New microsatellite markers for examining genetic variation in peripheral and core populations of the Coastal Giant Salamander (Dicamptodon tenebrosus)

Rachael Y. Dudaniec, Andrew Storfer, Stephen F. Spear, John S. Richardson

Research output: Contribution to journalArticle

8 Citations (Scopus)

Abstract

The Coastal Giant Salamander (Dicamptodon tenebrosus) is classified as threatened at the northern periphery of its range in British Columbia (BC), Canada, primarily due to forestry practices and habitat fragmentation. Characterising dispersal behaviour and population connectivity is therefore a priority for this region, while genetic differentiation in core versus peripheral locations remains unstudied in this wide-ranging species. We present seven new polymorphic microsatellite markers for use in population genetic analyses of D. tenebrosus. We examine locus characteristics and genetic variation in 12 streams at the species' northern range limit in BC, and within two regions representing sub-peripheral (North Cascades) and core localities (South Cascades) in Washington State, United States. In BC, the number of alleles per locus ranged from 2-5 and observed heterozygosity ranged from 0.044-0.825. Genetic differentiation was highest between BC and the South Cascades, and intermediate between BC and the North Cascades. Across loci, mean allelic richness was similar across regions, while private allelic richness was highest in the core locality (corrected for sample size). These new microsatellite loci will be a valuable addition to existing markers for detailed landscape and population genetic analyses of D. tenebrosus across its range.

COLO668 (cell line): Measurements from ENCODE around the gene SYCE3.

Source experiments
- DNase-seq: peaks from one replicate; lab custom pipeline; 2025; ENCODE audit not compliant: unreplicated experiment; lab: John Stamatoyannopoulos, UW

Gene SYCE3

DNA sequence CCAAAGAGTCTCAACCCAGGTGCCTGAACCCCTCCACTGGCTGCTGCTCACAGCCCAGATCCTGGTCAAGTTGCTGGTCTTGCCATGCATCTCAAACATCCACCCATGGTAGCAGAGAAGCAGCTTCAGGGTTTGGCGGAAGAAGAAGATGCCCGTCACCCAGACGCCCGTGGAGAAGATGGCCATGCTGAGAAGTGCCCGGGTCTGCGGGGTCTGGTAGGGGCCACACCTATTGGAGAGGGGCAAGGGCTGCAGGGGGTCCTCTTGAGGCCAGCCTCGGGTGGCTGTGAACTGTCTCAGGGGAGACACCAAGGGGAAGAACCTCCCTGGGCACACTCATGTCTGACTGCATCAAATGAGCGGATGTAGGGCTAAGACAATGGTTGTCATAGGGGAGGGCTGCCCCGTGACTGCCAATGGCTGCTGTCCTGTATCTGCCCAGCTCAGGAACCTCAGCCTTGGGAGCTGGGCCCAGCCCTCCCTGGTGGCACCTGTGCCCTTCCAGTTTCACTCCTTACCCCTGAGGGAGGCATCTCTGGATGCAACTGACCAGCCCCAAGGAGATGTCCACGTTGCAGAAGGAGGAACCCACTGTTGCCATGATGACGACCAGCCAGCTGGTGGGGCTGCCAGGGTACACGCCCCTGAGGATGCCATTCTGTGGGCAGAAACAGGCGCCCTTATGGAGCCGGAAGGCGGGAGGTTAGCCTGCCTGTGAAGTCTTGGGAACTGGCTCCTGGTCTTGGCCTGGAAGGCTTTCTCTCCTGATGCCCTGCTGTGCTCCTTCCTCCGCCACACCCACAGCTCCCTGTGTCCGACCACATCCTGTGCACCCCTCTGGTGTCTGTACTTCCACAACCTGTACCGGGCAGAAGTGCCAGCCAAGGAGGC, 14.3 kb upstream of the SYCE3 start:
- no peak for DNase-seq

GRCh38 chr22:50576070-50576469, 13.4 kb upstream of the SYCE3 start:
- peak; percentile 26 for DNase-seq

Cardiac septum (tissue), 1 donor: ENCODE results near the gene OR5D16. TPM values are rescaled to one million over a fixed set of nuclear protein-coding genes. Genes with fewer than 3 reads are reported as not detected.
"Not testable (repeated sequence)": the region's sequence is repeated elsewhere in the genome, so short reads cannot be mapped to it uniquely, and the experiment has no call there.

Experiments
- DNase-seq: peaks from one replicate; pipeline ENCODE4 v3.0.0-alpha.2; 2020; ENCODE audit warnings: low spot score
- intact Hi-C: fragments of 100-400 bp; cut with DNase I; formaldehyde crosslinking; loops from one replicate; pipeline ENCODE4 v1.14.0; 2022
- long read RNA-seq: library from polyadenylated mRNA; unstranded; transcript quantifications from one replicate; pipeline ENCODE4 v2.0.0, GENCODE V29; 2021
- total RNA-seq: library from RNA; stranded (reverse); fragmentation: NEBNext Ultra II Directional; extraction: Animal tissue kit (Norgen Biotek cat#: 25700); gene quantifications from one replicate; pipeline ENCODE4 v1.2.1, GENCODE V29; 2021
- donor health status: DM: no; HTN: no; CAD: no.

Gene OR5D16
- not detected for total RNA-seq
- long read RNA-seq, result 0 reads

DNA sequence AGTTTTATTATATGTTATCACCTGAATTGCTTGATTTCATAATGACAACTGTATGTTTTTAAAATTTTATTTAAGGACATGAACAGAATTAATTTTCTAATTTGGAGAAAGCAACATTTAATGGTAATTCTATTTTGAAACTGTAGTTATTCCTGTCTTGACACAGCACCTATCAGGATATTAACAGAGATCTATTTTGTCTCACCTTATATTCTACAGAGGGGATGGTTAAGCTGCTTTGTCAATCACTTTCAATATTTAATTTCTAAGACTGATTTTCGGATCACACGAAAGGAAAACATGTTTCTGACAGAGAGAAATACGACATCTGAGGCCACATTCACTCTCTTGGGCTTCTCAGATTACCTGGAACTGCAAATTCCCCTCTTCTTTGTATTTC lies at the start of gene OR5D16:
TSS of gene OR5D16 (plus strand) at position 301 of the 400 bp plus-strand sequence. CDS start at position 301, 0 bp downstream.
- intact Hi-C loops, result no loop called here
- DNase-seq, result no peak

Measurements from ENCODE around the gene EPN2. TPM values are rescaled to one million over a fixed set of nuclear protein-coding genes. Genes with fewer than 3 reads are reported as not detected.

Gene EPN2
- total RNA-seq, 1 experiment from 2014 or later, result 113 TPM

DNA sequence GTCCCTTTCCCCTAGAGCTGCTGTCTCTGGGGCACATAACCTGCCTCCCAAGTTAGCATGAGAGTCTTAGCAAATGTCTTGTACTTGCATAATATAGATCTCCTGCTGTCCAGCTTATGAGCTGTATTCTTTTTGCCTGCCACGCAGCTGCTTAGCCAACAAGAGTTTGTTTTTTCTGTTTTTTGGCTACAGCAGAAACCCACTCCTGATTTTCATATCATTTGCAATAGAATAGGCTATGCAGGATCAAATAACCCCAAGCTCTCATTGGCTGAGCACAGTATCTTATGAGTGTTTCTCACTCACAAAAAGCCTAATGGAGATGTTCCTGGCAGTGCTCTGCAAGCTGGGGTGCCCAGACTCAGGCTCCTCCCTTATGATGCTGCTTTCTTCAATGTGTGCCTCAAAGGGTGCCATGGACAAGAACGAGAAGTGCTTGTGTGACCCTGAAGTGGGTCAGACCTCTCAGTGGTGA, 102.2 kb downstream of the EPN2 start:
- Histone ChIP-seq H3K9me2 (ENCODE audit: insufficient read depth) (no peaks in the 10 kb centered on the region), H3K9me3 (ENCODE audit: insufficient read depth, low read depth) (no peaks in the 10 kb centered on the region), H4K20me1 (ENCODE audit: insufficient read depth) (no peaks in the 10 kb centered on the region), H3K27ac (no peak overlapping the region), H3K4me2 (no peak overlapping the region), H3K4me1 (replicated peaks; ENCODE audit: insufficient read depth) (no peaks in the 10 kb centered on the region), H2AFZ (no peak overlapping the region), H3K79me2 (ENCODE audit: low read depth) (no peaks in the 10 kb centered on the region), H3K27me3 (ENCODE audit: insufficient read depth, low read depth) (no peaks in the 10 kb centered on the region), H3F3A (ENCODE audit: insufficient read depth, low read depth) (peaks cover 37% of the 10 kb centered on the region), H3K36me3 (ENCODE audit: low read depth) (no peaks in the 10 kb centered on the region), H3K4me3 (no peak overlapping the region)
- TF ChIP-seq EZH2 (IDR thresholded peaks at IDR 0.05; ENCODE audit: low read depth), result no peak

Original languageEnglish
Article numbere14333
Pages (from-to)1-4
Number of pages4
JournalPLoS ONE
Volume5
Issue number12
DOIs
Publication statusPublished - 2010
Externally publishedYes

Fingerprint Dive into the research topics of 'New microsatellite markers for examining genetic variation in peripheral and core populations of the Coastal Giant Salamander (Dicamptodon tenebrosus)'. Together they form a unique fingerprint.

  • Cite this